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Clocks

Goddard Tall-Case Clock
mahogany, 96"h, 20½"w, 11"d  available

The Goddard tall-case clock is a stately example in the Newport style. Mahogany throughout, it features a blocked-front door with a Goddard curved-ray shell. Flanking the door are stop-fluted quarter columns with turned capitals and bases. The base has a central panel and it stands on delicate ogee feet. The case is of mortise-and-tenon construction throughout, as is the original. 

The bonnet has a double-molded arch and is crowned with three fluted urn-and-flame finials on plinths. The bonnet has fluted columns on either side of the door and half-columns at the rear. The side windows and the arched door are glazed with wavy antique glass. The bonnet is of mortise-and-tenon and dovetail construction, with a single elegant dovetail visible on either side of the upper bonnet frame. 

The movement is a precise, handcrafted replica of the period mechanism. It is an eight-day, weight-driven, brass movement with bell strike on the hour and a polished brass pendulum. The clock as shown has an engraved brass dial with second hand and calendar, but it may also be ordered with a painted steel dial. 

This Goddard tall-case clock replicates an important late 18th-century original in a private collection.  While there are many extant tall-case clocks in the Newport style, some with a loose Goddard attribution, this original is the only one that can be authenticated with certainty to the Goddard shop. This is important because it identifies the design and construction details of Goddard tall-case clocks, making it a “Rosetta Stone” for authenticating or attributing others.

 

Newport Tall-Case Clock
mahogany, 100"h, 20"w, 10½"d

The Newport tall-case clock is a majestic example of the Goddard/Townsend school and is typical of Newport clock case design. It is mahogany with a blocked-front door and Newport curved-ray shell. On either side of the door are stop-fluted quarter columns with turned capitals and bases. The base has a central panel with mahogany crotch graining and it stands on delicate ogee feet. The case construction is mortise and tenon throughout, as are the originals. 

The bonnet has a double-molded arch with three fluted urn and flame finials on plinths. The bonnet has fluted columns on either side of the door at the front and rear. The two side windows and the arched door are glazed in wavy antique glass. The bonnet is of mortise-and-tenon and dovetail construction, with decorative mahogany crotch veneer on the upper bonnet frame to balance the grain of the base. As with most Newport clocks, the use of brass is limited to the hinges and knobs, with column bases and capitals and finials made of mahogany.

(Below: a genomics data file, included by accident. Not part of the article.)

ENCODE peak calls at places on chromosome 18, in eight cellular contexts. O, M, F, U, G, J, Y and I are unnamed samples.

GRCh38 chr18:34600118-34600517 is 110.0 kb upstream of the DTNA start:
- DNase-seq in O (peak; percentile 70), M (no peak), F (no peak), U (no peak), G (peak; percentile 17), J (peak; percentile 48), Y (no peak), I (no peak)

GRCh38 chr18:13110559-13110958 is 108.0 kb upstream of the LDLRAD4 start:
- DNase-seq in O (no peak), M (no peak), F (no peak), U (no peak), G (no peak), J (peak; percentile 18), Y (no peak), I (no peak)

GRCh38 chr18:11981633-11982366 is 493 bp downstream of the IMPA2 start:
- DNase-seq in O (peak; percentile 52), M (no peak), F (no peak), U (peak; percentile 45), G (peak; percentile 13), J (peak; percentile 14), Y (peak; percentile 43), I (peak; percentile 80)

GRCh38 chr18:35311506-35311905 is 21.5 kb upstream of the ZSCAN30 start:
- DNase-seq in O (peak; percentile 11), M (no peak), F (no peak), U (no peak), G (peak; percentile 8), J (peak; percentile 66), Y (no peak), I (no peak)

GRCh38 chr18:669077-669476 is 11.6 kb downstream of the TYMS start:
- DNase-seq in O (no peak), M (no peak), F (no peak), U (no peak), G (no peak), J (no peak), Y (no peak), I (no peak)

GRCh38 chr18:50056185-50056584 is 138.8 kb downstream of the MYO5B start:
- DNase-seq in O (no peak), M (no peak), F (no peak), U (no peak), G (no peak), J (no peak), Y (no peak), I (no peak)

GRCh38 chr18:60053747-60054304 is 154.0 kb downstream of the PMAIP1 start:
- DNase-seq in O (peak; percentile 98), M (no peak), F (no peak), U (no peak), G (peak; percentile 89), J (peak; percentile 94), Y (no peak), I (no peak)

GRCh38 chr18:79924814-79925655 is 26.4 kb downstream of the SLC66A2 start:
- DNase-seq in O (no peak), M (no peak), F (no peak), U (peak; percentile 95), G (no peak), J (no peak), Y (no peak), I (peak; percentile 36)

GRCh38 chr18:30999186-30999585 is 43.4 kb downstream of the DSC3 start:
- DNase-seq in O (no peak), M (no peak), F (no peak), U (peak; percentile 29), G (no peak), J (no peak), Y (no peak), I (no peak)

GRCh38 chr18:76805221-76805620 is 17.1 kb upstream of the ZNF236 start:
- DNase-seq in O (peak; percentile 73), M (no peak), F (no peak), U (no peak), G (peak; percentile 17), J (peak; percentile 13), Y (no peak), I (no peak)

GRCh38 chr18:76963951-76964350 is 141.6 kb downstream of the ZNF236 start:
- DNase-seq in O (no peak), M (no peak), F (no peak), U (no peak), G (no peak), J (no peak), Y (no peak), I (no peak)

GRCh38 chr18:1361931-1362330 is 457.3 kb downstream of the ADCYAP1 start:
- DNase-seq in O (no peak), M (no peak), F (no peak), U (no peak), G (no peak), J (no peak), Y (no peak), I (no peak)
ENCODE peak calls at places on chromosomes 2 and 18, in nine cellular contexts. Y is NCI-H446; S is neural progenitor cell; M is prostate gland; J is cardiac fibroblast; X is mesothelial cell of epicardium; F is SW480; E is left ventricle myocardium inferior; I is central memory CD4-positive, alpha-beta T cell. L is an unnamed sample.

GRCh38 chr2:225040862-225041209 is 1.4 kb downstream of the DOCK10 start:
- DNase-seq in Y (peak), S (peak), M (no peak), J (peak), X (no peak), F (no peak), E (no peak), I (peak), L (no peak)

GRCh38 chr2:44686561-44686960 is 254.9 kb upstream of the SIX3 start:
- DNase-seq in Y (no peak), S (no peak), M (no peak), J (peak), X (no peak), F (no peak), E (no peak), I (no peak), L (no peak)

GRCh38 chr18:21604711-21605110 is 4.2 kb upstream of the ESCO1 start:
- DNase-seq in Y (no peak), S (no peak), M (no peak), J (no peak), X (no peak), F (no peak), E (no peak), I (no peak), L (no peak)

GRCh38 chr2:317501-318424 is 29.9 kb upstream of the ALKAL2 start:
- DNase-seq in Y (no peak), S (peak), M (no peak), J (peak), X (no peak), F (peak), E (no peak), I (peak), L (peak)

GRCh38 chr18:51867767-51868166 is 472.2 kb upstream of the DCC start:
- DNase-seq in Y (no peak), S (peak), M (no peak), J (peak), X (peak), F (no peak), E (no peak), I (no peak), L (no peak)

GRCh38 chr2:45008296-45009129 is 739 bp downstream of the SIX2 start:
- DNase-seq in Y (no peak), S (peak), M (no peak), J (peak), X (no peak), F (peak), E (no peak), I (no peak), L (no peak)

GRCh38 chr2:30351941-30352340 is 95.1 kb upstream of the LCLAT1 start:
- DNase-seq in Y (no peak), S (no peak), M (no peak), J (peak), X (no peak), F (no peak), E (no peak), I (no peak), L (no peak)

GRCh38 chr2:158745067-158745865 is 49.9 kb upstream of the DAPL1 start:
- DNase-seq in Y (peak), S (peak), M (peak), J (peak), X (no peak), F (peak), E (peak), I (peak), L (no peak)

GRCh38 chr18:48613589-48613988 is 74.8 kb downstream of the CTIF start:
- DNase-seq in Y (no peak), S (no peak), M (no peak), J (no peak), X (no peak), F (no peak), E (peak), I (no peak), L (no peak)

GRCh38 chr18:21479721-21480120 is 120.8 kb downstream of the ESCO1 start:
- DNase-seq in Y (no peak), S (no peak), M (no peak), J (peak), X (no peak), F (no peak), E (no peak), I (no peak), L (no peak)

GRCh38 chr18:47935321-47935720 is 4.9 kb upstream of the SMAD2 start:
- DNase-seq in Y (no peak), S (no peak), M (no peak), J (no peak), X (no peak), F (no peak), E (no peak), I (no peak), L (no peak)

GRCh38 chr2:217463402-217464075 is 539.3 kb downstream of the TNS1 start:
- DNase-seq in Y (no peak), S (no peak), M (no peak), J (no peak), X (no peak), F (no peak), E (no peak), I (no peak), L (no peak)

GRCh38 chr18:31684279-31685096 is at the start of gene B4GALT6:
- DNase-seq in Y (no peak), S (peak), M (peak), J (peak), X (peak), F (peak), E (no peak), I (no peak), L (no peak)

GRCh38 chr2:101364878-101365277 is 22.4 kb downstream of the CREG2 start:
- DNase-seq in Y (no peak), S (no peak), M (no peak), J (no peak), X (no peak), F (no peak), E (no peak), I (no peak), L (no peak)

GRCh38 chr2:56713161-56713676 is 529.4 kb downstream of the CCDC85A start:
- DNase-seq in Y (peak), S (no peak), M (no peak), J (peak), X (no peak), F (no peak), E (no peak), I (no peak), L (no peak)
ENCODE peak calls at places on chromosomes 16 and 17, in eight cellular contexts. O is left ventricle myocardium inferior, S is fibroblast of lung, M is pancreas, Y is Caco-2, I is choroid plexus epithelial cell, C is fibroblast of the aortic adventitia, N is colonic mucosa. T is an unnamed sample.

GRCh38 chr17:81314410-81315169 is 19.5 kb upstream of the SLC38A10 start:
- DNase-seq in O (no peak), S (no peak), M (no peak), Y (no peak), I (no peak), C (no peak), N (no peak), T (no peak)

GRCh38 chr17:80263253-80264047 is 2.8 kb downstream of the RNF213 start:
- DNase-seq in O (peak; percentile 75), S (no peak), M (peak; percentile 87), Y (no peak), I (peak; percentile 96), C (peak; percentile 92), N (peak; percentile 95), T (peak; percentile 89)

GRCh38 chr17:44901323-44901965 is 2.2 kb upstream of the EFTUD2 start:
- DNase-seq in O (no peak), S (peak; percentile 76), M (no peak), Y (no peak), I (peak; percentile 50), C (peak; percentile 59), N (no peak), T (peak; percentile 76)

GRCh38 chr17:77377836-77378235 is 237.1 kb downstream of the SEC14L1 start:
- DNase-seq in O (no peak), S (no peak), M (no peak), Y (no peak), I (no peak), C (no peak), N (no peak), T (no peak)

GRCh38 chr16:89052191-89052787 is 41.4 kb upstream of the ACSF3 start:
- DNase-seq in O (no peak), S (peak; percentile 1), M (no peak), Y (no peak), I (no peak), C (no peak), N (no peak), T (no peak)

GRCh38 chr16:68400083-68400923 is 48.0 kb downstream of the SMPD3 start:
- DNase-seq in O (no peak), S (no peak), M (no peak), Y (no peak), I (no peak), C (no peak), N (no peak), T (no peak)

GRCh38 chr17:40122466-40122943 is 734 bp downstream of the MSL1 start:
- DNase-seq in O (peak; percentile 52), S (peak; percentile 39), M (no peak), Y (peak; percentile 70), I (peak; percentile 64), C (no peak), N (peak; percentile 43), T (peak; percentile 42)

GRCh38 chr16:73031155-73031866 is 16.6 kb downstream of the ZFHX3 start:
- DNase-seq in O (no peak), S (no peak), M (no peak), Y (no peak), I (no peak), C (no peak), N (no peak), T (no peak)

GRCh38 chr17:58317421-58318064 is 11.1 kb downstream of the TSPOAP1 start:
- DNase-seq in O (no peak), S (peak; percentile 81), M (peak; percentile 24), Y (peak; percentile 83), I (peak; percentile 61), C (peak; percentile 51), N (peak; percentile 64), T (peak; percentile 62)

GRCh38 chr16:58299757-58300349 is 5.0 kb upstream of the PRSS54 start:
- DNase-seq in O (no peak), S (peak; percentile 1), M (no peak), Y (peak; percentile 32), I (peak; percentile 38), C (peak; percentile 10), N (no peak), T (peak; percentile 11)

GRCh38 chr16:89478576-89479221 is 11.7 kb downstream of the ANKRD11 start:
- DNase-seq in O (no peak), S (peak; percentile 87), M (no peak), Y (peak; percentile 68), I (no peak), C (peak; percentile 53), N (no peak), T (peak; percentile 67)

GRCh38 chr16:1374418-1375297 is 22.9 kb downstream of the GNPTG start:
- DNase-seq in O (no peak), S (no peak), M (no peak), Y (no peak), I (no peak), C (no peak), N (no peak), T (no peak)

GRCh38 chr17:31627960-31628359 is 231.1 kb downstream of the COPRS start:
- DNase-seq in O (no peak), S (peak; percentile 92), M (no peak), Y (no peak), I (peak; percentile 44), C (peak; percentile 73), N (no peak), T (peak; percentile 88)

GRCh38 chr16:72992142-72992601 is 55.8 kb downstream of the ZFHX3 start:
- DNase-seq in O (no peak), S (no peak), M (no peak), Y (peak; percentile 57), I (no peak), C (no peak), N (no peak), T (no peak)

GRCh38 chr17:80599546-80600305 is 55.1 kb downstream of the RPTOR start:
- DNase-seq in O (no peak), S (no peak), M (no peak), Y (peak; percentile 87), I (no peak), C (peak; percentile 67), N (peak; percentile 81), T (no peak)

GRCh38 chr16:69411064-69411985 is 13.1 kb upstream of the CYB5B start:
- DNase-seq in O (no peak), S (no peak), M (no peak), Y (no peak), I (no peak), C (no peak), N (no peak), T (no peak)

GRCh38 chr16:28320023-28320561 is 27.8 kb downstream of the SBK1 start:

The movement is a historically accurate, handcrafted replica of the original. It is a weight-driven, eight-day brass movement with bell strike on the hour and a polished brass pendulum. This is shown with a painted steel dial with a rocking ship, but it may also be ordered with a solid painted dial, moon dial, or an engraved brass dial. 

ref. Sack p. 135

 

Willard Tall-Case Clock
with moving moon
mahogany, mahogany veneers, holly and ebony inlays, 95"h, 20"w, 10"d

The familiar Willard Roxbury case with mahogany crotch veneer door and base panel. The base and waist door have string inlays with quarter fans. The fluted quarter columns and hood columns are fitted with brass bases and capitals and brass stop-fluting. The fluted plinths are topped with brass ball and spire finials.

The movement is an eight-day weight driven movement that replicates the original precisely. This clock is shown with a moving moon calendar dial.

Ref. Sack p. 138

 

Willard Tall-Case Clock
with rocking ship
mahogany, holly and ebony inlays, 90"h, 20"w, 10"d

An example of the Willard Roxbury case but with slightly less height than others.  This one is restrained in its ornament, using  figured solid mahogany with string inlay and inlaid quarter fans.  Here the plinths are inlaid rather than fluted.  Like the other Willards, it has fluted quarter columns and hood columns with brass bases and capitals with brass stop-fluting.

The movement is an eight-day weight driven movement that replicates the original precisely. This clock is shown with a painted rocking ship dial.